Just when you thought things couldn’t get any more complicated in Sprint’s three-way merger drama between the wireless carrier, Japanese wireless carrier Softbank and satellite television company Dish Network, they got even more tangled.
Two things happened in rapid succession on May 6 that at first seemed at odds. First, Clearwire announced that the company had sent a letter to stockholders explaining why the offer by Sprint to buy the company was best. Shortly after that, Sprint announced that it had received the formal HSR notification that Dish Chairman Charles Ergen was planning to buy the company.
So what’s an HSR notification? When some entity plans to buy more than half of a publicly traded company, the Hart-Scott-Rodino Act (an add-on to antitrust laws) requires notification. And in this case it required Sprint, which is the acquisition target, to file statements with the U.S. Department of Justice and the Federal Trade Commission about operations, revenue and shareholdings. The idea is to let shareholders decide when an offer to buy a company is adequate and to disclose the fact that offer is on the table.
The HSR notification was no surprise. Assuming that the Dish offer to buy Sprint was serious, and there was every reason to believe it was, the notification was required under antitrust laws. But this may be the only simple factor about this whole merger drama. When you mix in Clearwire, a possible Mexican billionaire and a Japanese telecom company, things get really tangled.
Clearwire’s letter to its stockholders was also expected since the company’s board has repeatedly said that it prefers Sprint’s bid over the offer from Dish Network. Dish, as you may recall, offered to buy Clearwire early in 2013, despite the fact that Sprint already owns more than half of it. But the problem is that Dish offered shareholders of Clearwire more money for their shares than Sprint did. And even though Sprint was offering to buy the rest of Clearwire at a premium, this had the potential to stall the deal.
While Sprint may own a majority of the shares, it needs to muster a supermajority of shareholders to approve the deal. Dish apparently thinks its offer to Clearwire will keep Sprint from finishing the takeover. But the letter to the shareholders was very specific in its reasoning for preferring the Sprint offer over the offer from Dish. In fact, the letter laid out five alternatives, including bankruptcy, and explained why the alternatives, including a sale to Dish won’t work.
The bottom line is that while Sprint may not be able to force Clearwire shareholders to accept Sprint’s offer, it doesn’t have to sell its majority share of Clearwire to Dish, either. This would result in a divided ownership that would ultimately doom the company.
Dish Network’s Buyout Bid Further Tangles Sprint’s Merger Options
Meanwhile, Dish is offering to buy all of Sprint, and Dish has its own supply of spectrum, making the spectrum from Clearwire less critical. What Dish doesn’t have is experience running a wireless telecom company. But Dish may have a solution, according to rumors reported by Investors Business Daily, in the form of Mexican Billionaire Carlos Slim. Slim not only has almost as much money as Warren Buffett and Bill Gates, but he has a phone company already operating a wireless company in the US.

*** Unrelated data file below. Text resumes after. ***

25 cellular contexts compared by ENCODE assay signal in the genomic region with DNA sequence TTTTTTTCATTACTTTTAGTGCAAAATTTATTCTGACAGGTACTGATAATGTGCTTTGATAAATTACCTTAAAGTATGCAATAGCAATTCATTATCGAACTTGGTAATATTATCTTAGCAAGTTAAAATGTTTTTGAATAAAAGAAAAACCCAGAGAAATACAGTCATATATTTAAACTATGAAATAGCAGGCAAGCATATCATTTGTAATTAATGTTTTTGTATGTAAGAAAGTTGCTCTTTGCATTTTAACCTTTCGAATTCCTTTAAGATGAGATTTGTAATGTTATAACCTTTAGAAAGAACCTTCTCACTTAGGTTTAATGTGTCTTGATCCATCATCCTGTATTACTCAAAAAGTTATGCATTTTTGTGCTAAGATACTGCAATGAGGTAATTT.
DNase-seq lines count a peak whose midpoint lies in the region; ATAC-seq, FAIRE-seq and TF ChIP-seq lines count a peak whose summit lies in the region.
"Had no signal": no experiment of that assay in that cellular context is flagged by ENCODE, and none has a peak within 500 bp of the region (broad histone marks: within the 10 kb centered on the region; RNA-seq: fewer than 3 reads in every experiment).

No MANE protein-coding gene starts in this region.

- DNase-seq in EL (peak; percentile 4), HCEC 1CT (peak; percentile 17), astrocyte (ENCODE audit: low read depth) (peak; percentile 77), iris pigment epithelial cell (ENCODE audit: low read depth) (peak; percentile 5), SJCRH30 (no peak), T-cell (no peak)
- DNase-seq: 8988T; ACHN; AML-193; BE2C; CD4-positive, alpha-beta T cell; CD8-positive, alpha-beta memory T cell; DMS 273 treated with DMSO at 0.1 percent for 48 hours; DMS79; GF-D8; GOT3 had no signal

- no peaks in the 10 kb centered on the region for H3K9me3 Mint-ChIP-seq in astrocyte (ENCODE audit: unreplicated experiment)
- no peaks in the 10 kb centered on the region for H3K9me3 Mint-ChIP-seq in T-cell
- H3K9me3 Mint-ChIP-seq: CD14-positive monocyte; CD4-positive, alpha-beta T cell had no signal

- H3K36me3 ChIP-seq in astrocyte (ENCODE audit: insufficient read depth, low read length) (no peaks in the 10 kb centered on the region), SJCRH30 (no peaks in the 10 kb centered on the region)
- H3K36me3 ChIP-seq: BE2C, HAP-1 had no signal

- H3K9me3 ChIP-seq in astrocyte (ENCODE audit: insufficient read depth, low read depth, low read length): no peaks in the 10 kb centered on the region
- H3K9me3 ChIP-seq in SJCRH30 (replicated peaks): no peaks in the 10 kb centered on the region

Slim’s company, American Movil, owns the TracFone prepaid network. This network is owned in part by AT&T, but Slim owns most of it. TracFone, however, does not own its own spectrum. But if Investors Business Daily is right, it doesn’t need it if Slim partners up with Dish, which has plenty. While TracFone uses AT&T’s network, there are other synergies, including that Dish and American Movil are involved in a satellite television operation in Mexico, so they’re already used to working together.
So where does this leave Clearwire? If Dish succeeds in buying Sprint, it can then buy Clearwire without opposition. This would give Dish two wireless networks, Sprint and Clearwire, rolled up in one company and Dish would own everything.
Dish is betting that its offer to Sprint will be seen as superior to Softbank’s offer in two ways. First, it gives the shareholders more money, and second, Dish is based in the U.S., which is likely to be seen more favorably by the Federal Communications Commission and other regulators. But there’s another twist.
By stepping up with a formal intent to buy Sprint, Dish has effectively put the Softbank merger on hold. This in turn means that Clearwire isn’t going to be bought by Sprint, because Sprint needs Softbank’s money to buy Clearwire. Dish, especially if the company is teaming with Carlos Slim, will have the money to allow Sprint to buy Clearwire.
On the other hand, if the transaction with Clearwire doesn’t happen quickly and if the Dish acquisition proposal drags on, Clearwire may run out of funds and declare itself bankrupt. It’s not clear what would happen to the spectrum Clearwire currently owns if this would happen, but it would make Sprint worth less money because its share of Clearwire would be worth less. That, in turn, would make Sprint’s value drop.
So what’s actually going to happen? Nobody knows, but if Sprint’s Special Committee were to decide that Dish was making a superior offer, that would clear some of the uncertainty. However, Softbank would likely sue and that could delay the merger. And have we mentioned that there’s a rumor that Verizon Wireless might want part of Clearwire? One thing is clear, however, and that’s the likelihood that this situation will become more complicated before it’s over.